Hydrogen peroxide has been used as the primary sterilant in the aseptic packaging industry for over 50 years. With the increase in production rates and flexibility demands, the latest packaging machines require a much higher quality of hydrogen peroxide to reduce the maintenance downtime. Two major sterilization processes exist: bath and vapor or atomized spray. The bath process requires the peroxide to be stable in a bath at an elevated temperature for an extended time, while the vapor and spray processes require the peroxide to produce extremely low dry residue buildup to prevent clogging of the system. The choice of a high-performance grade of hydrogen peroxide, which is fine-tuned for the specific aseptic system, can greatly improve the production efficiency by reducing downtime for cleaning and reduce total cost of ownership of the beverage processor by minimizing labor time and maintenance costs.

PeroxyChem has created a hydrogen peroxide that is both stable in the bath and low in residue for vapor applications.

Process Innovation

Given the constraints of the existing packaging processes and that these two chemistries are already widely used within the industry, the clearest way to introduce environmental advantages to organic packaging is through process innovation. Technology and formulation expertise is what will enable processors to increase plant efficiencies while decreasing their environmental footprint.

For example, PeroxyChem has been developing a vapor PAA sterilization for aseptic packaging applications. The technology uses dilute PAA vapor to sterilize plastic bottles and cartons in a highly efficient manner. PeroxyChem currently has two patents related to vapor PAA issued and granted; the third should issue in September. The technology combines the benefits of traditional PAA rinse systems with the latest advancements in hydrogen peroxide vapor systems.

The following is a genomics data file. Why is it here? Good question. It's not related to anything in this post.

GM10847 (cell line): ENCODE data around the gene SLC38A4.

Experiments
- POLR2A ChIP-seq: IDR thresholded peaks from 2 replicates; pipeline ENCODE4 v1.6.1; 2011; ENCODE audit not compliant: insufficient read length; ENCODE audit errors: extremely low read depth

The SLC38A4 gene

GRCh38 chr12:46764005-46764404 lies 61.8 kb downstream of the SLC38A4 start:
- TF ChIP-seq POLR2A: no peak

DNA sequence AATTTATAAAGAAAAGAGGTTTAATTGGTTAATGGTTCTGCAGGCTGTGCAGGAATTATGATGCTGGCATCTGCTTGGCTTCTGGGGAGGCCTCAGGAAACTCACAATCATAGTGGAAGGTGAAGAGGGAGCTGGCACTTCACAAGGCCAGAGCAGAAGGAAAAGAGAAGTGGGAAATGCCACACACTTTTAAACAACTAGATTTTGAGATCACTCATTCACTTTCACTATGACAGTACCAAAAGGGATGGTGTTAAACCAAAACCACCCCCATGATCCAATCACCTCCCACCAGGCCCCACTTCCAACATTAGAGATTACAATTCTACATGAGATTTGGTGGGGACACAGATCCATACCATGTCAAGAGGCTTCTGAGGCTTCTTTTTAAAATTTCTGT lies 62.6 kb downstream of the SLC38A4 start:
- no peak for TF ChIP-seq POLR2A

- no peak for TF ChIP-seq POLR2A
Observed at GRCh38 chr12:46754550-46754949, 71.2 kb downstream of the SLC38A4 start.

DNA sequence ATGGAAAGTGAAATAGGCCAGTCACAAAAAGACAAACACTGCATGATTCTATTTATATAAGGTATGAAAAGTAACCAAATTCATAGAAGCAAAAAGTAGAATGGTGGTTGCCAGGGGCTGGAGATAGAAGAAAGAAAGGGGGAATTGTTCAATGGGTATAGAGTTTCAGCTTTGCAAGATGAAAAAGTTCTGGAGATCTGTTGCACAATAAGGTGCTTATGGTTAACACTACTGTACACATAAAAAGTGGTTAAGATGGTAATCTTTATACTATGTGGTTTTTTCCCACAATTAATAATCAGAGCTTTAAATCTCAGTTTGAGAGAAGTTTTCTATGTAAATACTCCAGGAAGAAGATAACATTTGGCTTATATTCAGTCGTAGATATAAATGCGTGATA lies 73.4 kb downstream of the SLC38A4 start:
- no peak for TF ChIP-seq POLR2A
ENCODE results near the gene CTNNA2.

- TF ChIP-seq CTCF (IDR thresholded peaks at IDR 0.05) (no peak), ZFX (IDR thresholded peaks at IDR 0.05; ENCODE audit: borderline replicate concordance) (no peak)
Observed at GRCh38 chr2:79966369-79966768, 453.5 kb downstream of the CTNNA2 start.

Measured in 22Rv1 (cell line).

The technology leaves minimal residue on the filling equipment and inside the packaging bottles, resulting in less production downtime for equipment cleaning and maximizing the production site’s output efficiency. Additionally, processors are able to reduce energy needed to remove hydrogen peroxide residuals from the container after sterilization that is expected to lower the total organic carbon (TOC) and carbon footprint.

Vapor PAA technology enables processors to decrease input of chemistry in the packaging process by an order of magnitude, as well as increase run times, lower operating temperatures, and utilize lighter weight bottles. All these efficiencies result in improved energy efficiency and reductions in water usage. Vapor PAA alternative sterilization meets the manufacturer’s microbial standards and allows aseptic beverage processors to reduce their TOC while at the same time delivering on commitments to sustainability.

Additionally, companies must look beyond the packaging process to introduce environmentally friendly practices that not only reduce energy and material waste, but that translate into cost savings for customers. For instance, PeroxyChem offers bulk handling and storage systems. One PeroxyChem customer, a major juice manufacturer, was able to eliminate over 1,500 one-way totes each year by switching all PAA needs to bulk supply, translating into considerable plastic saved.

Production plants using renewable energy, like PeroxyChem’s peracetic acid plant in Tonawanda, N.Y., that operates on hydroelectric power, are examples of how chemistry providers should be moving in order to improve the environmental impact of all chemical processing.

Innovation is at the core of what will continue to improve the sustainability of the aseptic packaging process. Each processor faces unique challenges in terms of packaging, product type, sterilization demands, and more. With the continued growth of the organic market, chemical companies and beverage processors that are committed to innovation for their own benefit and for the benefit of their customers will be well positioned to provide efficient, cost-effective solutions that meet the strict regulations of the aseptic packaging market.

Korzinek is a PeroxyChem Global Segment Manager, Aseptic Packaging. Reach him at



Current Issue

Current Issue

February/March 2015

Site Search

Site Navigation